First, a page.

Food Allergies lecture: from chaos, confusion and concern to commitment and control
Steve Taylor is a regular expert columnist for SFWB. Click here to read his articles.
Food allergies began to emerge as a critical public health issue in the early 1990s. Many factors contributed to this emergence including publicity in several countries following the unfortunate deaths of food-allergic children, the creation of consumer groups devoted to food allergies in several countries, and activist concerns about the potential allergencity of GMO crops.
The food industry was poorly prepared to deal with food allergies. But as the FDA began to focus on food allergies and product recalls for undeclared allergens began to accelerate in the mid-1990s, the food industry made a commitment to bring allergen control to the forefront.
The results over the past 20 years have been amazing - detection methods for allergen residues; assessment of the allergenicity of specific food ingredients, novels foods, and GMOs;
- an understanding of threshold doses;
- important clues about preventing the development of food allergies;
- immunotherapeutic strategies with the promise to lessen the impact of food allergies and more.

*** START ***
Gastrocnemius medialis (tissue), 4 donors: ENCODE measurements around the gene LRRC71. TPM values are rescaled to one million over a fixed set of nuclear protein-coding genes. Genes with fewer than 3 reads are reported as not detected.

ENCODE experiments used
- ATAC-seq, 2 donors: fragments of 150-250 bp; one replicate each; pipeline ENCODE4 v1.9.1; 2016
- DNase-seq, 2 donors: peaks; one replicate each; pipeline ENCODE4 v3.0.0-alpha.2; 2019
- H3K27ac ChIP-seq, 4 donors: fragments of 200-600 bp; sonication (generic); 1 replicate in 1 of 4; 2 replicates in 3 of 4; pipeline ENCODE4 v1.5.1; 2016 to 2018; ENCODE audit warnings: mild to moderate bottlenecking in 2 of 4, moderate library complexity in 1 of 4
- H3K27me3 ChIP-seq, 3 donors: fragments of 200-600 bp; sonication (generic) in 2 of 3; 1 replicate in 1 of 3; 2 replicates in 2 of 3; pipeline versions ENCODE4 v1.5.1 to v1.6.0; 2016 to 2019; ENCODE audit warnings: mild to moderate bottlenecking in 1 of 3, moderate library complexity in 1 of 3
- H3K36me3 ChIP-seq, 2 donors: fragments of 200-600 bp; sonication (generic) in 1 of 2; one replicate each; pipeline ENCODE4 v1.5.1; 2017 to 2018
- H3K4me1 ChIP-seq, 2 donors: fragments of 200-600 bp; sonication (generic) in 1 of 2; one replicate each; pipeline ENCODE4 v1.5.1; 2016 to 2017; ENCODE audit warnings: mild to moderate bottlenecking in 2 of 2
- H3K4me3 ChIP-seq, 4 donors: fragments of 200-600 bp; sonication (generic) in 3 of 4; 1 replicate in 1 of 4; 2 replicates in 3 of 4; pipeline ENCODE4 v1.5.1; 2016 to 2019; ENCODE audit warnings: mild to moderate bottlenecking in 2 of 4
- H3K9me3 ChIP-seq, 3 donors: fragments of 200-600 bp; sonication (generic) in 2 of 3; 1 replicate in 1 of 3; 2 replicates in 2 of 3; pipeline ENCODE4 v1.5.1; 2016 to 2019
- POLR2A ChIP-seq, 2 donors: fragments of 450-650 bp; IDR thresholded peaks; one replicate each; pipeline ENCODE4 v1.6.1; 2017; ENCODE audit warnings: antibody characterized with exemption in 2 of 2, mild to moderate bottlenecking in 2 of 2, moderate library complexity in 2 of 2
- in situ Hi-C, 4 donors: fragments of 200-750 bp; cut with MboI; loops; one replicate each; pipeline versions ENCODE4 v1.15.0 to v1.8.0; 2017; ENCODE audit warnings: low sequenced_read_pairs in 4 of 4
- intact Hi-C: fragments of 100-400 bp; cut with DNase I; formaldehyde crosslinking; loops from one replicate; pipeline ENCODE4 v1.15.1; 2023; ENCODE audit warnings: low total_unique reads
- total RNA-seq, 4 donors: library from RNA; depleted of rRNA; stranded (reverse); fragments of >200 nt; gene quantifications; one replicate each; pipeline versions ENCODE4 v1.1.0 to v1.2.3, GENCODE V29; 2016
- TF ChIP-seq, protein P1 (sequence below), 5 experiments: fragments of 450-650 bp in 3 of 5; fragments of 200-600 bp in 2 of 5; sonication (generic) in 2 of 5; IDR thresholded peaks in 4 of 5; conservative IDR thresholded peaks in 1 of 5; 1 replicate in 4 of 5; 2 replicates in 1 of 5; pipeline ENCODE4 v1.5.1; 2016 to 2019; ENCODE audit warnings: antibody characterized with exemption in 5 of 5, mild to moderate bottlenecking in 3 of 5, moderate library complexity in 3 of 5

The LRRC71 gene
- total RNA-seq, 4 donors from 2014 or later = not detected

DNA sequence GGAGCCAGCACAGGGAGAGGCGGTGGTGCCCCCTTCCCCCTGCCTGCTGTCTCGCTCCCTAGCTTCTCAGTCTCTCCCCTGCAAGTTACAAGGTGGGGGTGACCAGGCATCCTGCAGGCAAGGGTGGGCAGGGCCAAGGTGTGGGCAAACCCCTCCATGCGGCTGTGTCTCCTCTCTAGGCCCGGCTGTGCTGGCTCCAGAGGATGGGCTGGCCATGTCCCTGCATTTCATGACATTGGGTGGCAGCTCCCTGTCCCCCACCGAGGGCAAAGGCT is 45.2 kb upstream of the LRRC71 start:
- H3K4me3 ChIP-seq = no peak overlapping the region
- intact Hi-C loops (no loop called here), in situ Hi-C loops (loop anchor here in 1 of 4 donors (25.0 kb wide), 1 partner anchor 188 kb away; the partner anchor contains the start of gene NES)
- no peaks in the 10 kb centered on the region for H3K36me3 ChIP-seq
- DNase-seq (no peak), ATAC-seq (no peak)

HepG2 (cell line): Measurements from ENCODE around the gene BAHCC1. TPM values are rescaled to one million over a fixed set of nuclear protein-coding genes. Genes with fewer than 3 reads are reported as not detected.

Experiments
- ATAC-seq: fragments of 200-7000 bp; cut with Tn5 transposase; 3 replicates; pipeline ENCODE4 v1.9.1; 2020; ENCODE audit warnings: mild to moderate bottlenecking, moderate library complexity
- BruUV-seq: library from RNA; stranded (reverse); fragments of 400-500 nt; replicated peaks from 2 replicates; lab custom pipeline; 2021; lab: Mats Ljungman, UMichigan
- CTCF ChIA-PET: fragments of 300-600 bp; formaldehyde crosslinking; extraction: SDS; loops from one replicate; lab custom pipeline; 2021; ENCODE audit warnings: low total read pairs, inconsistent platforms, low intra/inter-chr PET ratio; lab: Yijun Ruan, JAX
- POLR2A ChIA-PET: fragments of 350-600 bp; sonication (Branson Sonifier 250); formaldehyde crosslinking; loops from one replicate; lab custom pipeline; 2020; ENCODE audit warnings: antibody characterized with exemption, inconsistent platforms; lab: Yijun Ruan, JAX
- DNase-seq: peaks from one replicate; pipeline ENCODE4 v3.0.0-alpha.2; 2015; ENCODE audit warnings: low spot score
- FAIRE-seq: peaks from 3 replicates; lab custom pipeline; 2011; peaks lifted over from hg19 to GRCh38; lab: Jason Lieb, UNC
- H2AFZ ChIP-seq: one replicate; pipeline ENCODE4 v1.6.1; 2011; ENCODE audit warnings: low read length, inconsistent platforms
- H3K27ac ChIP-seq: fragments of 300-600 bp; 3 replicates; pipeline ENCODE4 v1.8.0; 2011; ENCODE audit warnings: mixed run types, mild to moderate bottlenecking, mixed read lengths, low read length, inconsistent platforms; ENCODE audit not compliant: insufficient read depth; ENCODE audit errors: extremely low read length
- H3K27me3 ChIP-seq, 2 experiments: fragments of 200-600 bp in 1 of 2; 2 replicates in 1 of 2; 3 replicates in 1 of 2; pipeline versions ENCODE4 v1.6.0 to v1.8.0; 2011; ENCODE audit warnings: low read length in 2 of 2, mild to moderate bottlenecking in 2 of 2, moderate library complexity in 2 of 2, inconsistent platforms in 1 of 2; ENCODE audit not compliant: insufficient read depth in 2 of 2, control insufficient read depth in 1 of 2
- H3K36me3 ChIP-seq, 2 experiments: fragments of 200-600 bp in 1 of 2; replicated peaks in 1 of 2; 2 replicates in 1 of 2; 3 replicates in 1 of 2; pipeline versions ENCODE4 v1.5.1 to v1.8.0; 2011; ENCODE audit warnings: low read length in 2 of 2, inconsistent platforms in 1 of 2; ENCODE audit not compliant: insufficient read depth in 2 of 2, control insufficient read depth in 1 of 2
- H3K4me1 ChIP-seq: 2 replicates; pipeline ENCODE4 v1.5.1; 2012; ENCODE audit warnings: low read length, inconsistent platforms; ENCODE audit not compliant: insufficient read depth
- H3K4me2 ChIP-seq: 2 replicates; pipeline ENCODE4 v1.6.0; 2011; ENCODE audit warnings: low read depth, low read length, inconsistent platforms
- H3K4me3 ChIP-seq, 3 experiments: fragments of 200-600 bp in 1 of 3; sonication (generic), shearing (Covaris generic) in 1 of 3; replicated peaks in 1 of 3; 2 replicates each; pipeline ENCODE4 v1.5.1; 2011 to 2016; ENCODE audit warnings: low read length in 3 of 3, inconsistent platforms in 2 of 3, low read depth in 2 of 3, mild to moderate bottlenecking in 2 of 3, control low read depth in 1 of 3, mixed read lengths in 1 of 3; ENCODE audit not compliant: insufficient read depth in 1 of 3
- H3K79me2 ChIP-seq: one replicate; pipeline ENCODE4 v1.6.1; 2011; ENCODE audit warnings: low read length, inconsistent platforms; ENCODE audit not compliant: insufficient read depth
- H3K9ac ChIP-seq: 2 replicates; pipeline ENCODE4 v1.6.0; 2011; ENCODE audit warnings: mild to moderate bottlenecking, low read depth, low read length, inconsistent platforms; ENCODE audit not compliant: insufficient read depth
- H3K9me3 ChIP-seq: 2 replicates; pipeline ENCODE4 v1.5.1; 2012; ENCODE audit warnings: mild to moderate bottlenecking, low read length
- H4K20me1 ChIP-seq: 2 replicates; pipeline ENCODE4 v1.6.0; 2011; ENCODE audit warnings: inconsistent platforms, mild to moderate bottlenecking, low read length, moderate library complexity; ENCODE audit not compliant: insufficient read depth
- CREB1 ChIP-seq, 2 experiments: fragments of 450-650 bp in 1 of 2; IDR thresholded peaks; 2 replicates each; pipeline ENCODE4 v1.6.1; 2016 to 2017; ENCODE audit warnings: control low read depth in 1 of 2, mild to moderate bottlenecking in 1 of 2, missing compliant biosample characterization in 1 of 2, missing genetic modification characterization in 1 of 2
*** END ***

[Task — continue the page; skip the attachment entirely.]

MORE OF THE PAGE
But the news is not all positive. The prevalence and severity of food allergies continues to increase at a disturbing rate. Undeclared allergens are the leading cause of product recalls in the U.S. Public health authorities have not yet embraced thresholds. The future is promising but much work remains.
Click here to register for the lecture, which is sponsored by IFT. Ticket prices range from $25.00 to $60.00 until May 4, 2017, and $30.00 to $60.00 after May 4.
4-5 p.m. Executive committee meeting
5-6 p.m. Social hour with cash bar and heavy appetizers
6-8 p.m. Dinner and speaker
About Steve Taylor:
Steve L. Taylor, Ph.D. currently serves as Professor in the Dept. of Food Science & Technology and founder and Co-Director of the Food Allergy Research & Resource Program (FARRP) at the University of Nebraska.
Dr. Taylor received his B.S. and M.S. degrees in food science and technology from Oregon State University and his Ph.D. in biochemistry from the University of California - Davis. Dr. Taylor maintains an active research program in the area of food allergies.
Dr. Taylor initiated his professional interest in food allergies and sensitivities in 1980. His primary research interests involve the development of methods for the detection of residues of allergenic foods, the determination of the minimal eliciting doses for specific allergenic foods, the assessment of the allergenicity of ingredients derived from allergenic sources, and the assessment of the allergenicity of foods produced through agricultural biotechnology.
Dr. Taylor is heavily involved in outreach to the food industry on food allergies and sensitivities and has helped countless companies on a wide range of allergen-related topics.